Brain Food

July 24, 2008

I’m down to five full study days left before the bar exam, folks. As the X in “T minus X days” continues to shrink, I am pulling out all the stops. And I don’t just mean studying night and day (but there’s that too). For instance, I’ve started searching for good omens everywhere—a lucky penny! I’m going to pass the bar!—and even lodging wishes every time the clock hits 11:11, 2:22, etc. (a habit I took quite seriously during high school, even though the success rate was desperately low). I haven’t gone so far as carrying a rabbit’s foot (because, um, ick) or hunting for four-leaf clovers, but I haven’t ruled either option out.

And then there’s the food. That’s right: I’ve even managed to find a way to make our meals a part of my bar preparation. For one thing, I’ve definitely been eating energy-rich meals and snacks. And, though I didn’t realize it last week when we made the dinner you see pictured here, I think it too did its part. It’s fish, after all, and haven’t you heard? Fish is good for brain power! In other words, I ate grilled tuna two weeks before the bar. Ergo, I’m going to pass the bar!

(Click “more” for the rest of the story, more photos & the recipe.)

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Mine is a family who likes to tease. And, when it comes to my mom, my sister and I can be a wee bit relentless. But we kid out of love, I assure you. For instance, we like to tease my mom when she sometimes inadvertently reenacts a scene from the movie What About Bob. Have you seen What About Bob? If not, close your browser, shut down your computer, and proceed to the nearest Blockbuster. Seriously. If you have seen it: so good, right? And, do you remember that scene where Bob (Bill Murray) wins himself a dinner invitation at Dr. Leo Marvin’s (Richard Dreyfuss’) vacation home? And Dr. Marvin’s wife, Fay, cooks up a feast, which is apparently the most delicious thing that Bob has ever eaten? Which leads Bob to dissolve into incessant “mmm’s” and “Fay! Fay! Fay!’s,” to the extent that Bob’s swoon eclipses the entire dinner?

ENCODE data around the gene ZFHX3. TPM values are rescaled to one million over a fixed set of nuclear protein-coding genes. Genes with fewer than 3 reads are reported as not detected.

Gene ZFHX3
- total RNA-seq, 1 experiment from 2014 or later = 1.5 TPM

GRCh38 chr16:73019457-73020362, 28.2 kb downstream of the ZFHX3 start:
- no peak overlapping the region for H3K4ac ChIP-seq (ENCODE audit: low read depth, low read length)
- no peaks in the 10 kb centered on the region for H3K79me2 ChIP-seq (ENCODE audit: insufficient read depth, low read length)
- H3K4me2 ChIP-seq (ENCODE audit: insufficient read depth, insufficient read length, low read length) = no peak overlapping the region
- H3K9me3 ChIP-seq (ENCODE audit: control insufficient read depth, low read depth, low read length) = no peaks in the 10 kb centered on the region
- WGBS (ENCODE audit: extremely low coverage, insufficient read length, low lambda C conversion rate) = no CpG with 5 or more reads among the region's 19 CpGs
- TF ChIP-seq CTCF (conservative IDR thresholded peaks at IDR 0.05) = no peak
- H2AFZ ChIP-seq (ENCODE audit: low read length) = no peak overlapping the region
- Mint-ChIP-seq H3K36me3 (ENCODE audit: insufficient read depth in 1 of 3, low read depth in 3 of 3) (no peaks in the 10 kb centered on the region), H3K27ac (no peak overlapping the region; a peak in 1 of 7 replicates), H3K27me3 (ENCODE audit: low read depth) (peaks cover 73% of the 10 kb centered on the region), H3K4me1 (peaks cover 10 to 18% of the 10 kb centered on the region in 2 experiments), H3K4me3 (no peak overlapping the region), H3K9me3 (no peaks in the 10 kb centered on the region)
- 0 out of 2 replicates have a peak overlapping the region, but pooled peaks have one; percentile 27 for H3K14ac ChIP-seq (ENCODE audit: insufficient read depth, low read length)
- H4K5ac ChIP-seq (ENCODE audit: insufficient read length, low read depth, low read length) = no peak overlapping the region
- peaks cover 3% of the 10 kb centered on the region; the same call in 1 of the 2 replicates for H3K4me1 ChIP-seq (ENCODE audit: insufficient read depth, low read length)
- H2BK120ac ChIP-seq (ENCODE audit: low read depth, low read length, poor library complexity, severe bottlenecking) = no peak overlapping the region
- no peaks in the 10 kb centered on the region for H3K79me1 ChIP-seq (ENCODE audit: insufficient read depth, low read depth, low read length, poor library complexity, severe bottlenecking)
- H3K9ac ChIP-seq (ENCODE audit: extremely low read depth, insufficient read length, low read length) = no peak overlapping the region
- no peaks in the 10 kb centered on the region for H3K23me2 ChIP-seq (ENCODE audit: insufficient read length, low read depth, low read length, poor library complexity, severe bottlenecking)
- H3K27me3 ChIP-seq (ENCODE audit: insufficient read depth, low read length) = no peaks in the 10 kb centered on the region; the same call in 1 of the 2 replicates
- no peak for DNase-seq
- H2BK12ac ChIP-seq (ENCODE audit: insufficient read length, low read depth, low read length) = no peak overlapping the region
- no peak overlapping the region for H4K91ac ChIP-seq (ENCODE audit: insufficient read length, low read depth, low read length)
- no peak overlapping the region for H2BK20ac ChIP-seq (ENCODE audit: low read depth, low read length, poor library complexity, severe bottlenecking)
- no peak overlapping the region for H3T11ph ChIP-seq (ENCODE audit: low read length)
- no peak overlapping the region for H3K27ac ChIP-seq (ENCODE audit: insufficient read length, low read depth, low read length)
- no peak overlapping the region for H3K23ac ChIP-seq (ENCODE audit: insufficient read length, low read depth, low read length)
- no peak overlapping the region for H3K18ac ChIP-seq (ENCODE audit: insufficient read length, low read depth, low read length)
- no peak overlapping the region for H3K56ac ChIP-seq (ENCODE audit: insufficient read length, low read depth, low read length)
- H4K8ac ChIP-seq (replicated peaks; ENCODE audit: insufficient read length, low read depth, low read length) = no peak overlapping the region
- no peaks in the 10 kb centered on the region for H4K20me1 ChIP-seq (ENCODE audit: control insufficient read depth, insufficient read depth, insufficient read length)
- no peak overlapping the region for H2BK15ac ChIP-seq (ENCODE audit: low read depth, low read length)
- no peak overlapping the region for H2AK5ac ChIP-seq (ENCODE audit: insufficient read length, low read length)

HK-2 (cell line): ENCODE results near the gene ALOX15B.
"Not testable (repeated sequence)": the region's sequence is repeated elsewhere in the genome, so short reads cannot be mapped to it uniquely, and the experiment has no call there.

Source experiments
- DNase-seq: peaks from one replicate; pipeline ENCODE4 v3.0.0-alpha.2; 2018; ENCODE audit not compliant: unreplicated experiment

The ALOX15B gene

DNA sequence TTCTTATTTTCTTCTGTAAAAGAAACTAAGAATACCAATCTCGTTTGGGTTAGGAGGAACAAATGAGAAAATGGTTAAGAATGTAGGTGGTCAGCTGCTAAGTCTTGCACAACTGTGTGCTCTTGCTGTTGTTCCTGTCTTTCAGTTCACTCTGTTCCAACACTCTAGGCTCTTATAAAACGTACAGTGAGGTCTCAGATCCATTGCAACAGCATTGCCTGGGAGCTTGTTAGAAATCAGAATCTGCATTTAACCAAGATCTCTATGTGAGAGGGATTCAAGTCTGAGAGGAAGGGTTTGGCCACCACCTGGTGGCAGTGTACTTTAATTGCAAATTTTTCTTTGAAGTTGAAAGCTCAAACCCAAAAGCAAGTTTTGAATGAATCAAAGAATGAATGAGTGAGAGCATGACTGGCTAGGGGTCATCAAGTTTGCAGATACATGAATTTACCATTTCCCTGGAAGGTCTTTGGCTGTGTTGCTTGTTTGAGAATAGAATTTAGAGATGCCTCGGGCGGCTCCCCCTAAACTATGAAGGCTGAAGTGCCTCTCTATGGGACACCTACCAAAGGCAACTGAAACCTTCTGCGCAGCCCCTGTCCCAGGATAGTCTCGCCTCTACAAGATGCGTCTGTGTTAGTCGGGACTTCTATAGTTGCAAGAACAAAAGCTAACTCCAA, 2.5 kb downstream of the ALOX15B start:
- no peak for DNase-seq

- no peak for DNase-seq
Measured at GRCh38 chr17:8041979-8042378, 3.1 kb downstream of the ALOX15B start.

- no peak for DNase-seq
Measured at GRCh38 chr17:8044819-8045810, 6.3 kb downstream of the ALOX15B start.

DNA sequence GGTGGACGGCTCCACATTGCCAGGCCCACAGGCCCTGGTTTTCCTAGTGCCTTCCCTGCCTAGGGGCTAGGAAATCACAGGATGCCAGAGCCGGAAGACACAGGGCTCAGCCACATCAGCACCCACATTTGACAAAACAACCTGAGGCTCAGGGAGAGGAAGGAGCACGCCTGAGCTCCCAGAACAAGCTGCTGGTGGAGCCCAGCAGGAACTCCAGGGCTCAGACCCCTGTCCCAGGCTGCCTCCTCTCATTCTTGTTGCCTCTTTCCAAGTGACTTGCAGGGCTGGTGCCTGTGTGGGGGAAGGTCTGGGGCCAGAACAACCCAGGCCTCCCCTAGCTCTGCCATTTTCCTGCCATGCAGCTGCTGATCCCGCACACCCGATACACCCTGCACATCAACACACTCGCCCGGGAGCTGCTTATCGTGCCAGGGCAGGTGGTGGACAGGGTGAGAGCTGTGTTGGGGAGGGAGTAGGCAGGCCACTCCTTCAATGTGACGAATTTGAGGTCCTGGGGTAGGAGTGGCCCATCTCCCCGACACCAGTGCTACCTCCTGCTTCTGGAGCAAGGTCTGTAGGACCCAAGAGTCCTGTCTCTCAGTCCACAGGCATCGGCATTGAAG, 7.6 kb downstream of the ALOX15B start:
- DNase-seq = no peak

Well, when my mom really loves something she’s eating, she has a habit of being very Bob: lots of oohing and ahhing. My sister and I of course treat this rather endearing habit with merciless ribbing. Clearly, we should be disowned.

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Today’s recipe is the kind of recipe that probably has Rachael Ray shaking in her boots. This recipe will see her 30 minutes, and raise it with its 10 minutes (max) results. Seriously, if you want to serve this with rice or steamed vegetables, I suggest you get a jump on those dishes, because this sesame-ensconced tuna will be done before you can say ohmygodthisisdelicious.

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And, that’s what you’ll be saying. Trust me. It’s a recipe that is not only fast, but it’ll turned heads too, with its chic sheath of black-and-white sesame seeds. And, because looks are of course never enough, I can assure you that the recipe is as delectable as it is quick.

(Click “more” for the rest of the story, more photos & the recipe.)

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In honor of the final season premiere of HBO’s “The Wire,” which is set in Baltimore, I decided to make crab cakes for dinner last night. I suppose this is where I could use my The-Kitchen-Sink-Soapbox to expound about how this is the most original, heartbreaking and haunting show on television. I could treat you, dear reader, like I have treated friends and family over the past couple years—hounding them incessantly until they finally, finally NetFlix Season One. (And then there are those, ahem: Emily and Suzy, who are still holding out.)

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But since this is a cooking blog, not a television blog, I’ll tell you about the crab cakes instead. Basically, I’ve never been all that satisfied with crab cakes I’ve ordered in restaurants or made at home. But I do love the crab cakes at Minneapolis restaurant Oceanaire. Luckily, my parents took a cooking class where they learned the Oceanaire recipe and can now recreate the meaty wonders at home.